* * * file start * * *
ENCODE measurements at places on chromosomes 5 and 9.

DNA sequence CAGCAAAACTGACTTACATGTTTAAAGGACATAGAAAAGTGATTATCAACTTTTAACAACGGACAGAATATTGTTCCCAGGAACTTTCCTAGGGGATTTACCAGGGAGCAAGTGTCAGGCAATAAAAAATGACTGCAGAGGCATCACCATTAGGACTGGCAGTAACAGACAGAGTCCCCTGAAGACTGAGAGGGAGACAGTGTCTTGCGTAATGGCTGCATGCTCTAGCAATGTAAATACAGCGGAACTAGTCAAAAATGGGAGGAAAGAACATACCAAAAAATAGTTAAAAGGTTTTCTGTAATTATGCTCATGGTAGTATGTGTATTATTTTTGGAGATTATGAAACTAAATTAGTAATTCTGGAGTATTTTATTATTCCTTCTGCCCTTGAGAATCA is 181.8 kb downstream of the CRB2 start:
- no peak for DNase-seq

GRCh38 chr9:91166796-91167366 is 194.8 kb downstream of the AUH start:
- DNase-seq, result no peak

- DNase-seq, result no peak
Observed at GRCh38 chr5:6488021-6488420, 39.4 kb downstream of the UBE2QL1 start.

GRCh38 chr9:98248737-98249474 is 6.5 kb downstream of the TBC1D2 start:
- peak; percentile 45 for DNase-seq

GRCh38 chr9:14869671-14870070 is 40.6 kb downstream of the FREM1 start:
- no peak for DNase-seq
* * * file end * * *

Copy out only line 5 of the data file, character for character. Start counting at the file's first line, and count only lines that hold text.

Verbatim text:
- DNase-seq, result no peak